The Bishop’s Palace is located at the very end of Zmaj Jovina Street in Novi Sad, at the intersection with Nikole Pašića Street and Dunavska Street, but it represents the essential dead end of the Zmaj Jovina Street and its triumphant termination. The palace is one of the most valuable architectural works in Novi Sad, and is the most common motif on postcards and photographs made by tourists in Novi Sad.
The first episcopal palace in Novi Sad was built by Bishop Visarion Pavlović in 1741 in the immediate vicinity of the newly built Cathedral Church. The main façade was facing a swampy backwater of the Danube, in the direction of today’s Outdoor Fish Market (Riblja pijaca). The chronicler of the town, Mihajlo Polit-Desančić, wrote later, at the end of the 19th century, about the great “stench and croaking” of numerous frogs and the lack of clean air and sun, as about the great problem of the bishops of Bačka, gentlemen. The impression is that precisely because of the mentioned problems, there was no major regret when the palace was destroyed in the Hungarian bombing from Petrovaradin in June 1849, when most of Novi Sad suffered destruction as well. His description from the time when Jovan Jovanović was enthroned on the bishop’s throne at the end of the 18th century has been preserved. According to that description, Aksentije Marković made sketches for the masonry iconostasis and wall paintings in 1803. In the old Palace were portraits of Peter the Great, Russian Empress Elizabeth, Maria Theresa, Joseph II, Charles IV, Eugene of Savoy, Count Georgij Brankovic and Bishop Visarion, vedute of Constantinople and Prague, framed maps, and framed panoramasof the Patriarchate of Peć and Hilandar.
The question of building a new palace was raised immediately in 1849, but the court was long overdue. The project was made by the famous architect Vladimir Nikolić in 1899, but he did not sign it, which was done by Ferencz Reichl, the same one who was known for the palace in Subotica. This was done because of the scandal around the fact that Patriarch Georgije Branković allegedly promoted his godson Nikolić. In order for the mess to settle, Nikolić gave his design to Reichl. He commented on it very simply: “I made a design, Reichl signed it, and the palace is being built and let it be peace in Bačka ”. The palace turned out to be Nikolić’s masterpiece. Reichl oversaw the construction.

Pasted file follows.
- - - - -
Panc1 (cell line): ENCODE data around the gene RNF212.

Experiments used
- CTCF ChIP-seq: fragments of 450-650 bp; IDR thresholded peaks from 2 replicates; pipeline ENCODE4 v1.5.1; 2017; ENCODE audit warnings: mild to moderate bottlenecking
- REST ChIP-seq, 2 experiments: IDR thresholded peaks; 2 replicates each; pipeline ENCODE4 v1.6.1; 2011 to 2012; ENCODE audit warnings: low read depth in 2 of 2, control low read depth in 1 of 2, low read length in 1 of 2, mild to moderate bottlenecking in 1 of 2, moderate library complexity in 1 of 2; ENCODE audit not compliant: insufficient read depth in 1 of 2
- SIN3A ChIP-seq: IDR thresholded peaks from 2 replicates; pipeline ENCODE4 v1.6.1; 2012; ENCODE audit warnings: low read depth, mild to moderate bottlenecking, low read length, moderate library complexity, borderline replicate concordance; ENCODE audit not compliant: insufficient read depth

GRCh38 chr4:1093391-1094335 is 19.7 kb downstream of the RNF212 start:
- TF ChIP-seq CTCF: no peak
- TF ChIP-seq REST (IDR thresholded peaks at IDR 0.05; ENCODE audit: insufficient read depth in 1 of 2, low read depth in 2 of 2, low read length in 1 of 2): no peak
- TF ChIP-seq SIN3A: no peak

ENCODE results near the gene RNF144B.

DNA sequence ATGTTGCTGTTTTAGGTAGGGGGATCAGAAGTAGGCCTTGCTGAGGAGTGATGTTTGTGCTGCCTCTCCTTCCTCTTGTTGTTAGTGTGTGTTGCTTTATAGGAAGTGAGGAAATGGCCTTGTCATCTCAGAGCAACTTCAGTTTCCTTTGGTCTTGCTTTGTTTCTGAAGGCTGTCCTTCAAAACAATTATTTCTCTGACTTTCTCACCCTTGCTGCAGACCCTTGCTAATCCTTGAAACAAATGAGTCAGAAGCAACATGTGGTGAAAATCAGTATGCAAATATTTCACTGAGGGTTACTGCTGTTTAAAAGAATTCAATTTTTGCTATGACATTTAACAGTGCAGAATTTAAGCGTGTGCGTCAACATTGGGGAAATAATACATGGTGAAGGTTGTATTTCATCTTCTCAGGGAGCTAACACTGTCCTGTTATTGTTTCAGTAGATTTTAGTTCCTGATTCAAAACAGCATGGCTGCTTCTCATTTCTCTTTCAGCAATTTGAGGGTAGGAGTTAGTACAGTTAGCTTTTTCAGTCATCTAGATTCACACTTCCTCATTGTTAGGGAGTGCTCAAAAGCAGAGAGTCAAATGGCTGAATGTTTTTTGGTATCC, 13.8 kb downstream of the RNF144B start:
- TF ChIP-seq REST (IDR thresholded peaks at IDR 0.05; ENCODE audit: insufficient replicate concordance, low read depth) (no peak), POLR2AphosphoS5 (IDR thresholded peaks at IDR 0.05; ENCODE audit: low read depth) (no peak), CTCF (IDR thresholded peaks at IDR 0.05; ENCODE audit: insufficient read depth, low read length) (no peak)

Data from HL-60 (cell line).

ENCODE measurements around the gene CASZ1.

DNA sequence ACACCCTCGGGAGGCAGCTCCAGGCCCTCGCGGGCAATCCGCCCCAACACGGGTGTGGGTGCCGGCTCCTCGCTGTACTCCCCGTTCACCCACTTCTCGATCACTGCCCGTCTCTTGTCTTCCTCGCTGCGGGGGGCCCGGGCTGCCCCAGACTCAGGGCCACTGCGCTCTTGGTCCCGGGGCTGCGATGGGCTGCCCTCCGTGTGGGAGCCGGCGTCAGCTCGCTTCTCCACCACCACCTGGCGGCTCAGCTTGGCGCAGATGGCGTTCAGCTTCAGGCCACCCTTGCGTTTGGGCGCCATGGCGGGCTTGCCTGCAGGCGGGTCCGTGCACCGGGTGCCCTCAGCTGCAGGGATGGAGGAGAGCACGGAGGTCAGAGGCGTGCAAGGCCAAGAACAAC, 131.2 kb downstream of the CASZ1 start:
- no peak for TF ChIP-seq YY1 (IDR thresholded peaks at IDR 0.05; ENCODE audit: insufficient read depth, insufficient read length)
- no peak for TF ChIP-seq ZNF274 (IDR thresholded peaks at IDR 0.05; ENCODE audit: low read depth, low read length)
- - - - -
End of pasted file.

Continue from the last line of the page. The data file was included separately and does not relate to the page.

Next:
Its unusual look arose as a consequence of the influence of the rules that were established in the Viennese club of Professor Teophil Hansen, of which Nikolić was a member. Thus, in addition to the symbiosis of Byzantine and oriental architectural and decorative elements, the facade also incorporated elements of Serbian medieval monasteries (bifora and trifora). The facade is dry lined with fine ornamentation in the form of a honeycomb. Parapet slabs under the windows and decorations above the windows bear the ornaments of Serbian medieval monasteries, so it is considered that the Palace was built in the “pseudo-national style”. The use of a mixture of styles, from the medieval Byzantine, to the Italian Renaissance and Romanesque, was in the spirit of “modern Hanseatic”. Wrought iron lamps are especially impressive. On the facade is the coat of arms of the Diocese of Bačka. The cartouche with the coat of arms was transferred from the old Castle, where it was miraculously saved, and it was made by the Novi Sad carver Aksentije Marković, in 1803.
The great residence of the Bishop of Bačka was completed in 1901, during which Bishop MitrofanŠević organized a special ceremony. As guests, in addition to many respected personalities, were the Serbian Patriarch, His Beatitude Mr. Georgije Brankovic, then Pavle Peter as a representative of the Austro-Hungarian authorities and Ilarion Ruvarac, a great Serbian writer, clergyman and historian.
Today, the facade of the Bishop’s Palace attracts the eyes of passers-by. The bifora windows are reminiscent of the famous Studenica ones, and the romantic spirit of the facade completes the ambience of the old town core. Today, this building houses the seat of the Bishop of Bačka, Mr. Irinej Bulović, one of the most educated priests of the Serbian Orthodox Church and a professor at the Faculty of Theology in Belgrade.
In front of the palace, on the site of a former pink marble cross (moved to the port of the Cathedral Church), there is a monument to Jovan Jovanović Zmaj erected in 1984. The poet is presented in life size at the moment of his walk, which he did every day during his life in the same alley.
There is also a palatial chapel in the courtyard, which was used for worship by Russian emigration until the Second World War. The iconostasis in the palatial chapel was painted by painter A. Avenev. The walls of the large dining room on the first floor were painted by Vladimir Predojević, with scenes from the New Testament. The Orthodox Cathedral of St. George was built in 1903. The palace was renovated in 2007 and is in perfect condition, and the later reconstruction, which attracted attention due to the controversial replacement of the original tiles with thinner ones, was carried out in 2020.
The Palace is a registered cultural asset. Entrance to the Palace is not allowed without prior notice to the ecclesiastical authorities.
This project was supported by the Ministry of Culture and Information of the Republic of Serbia.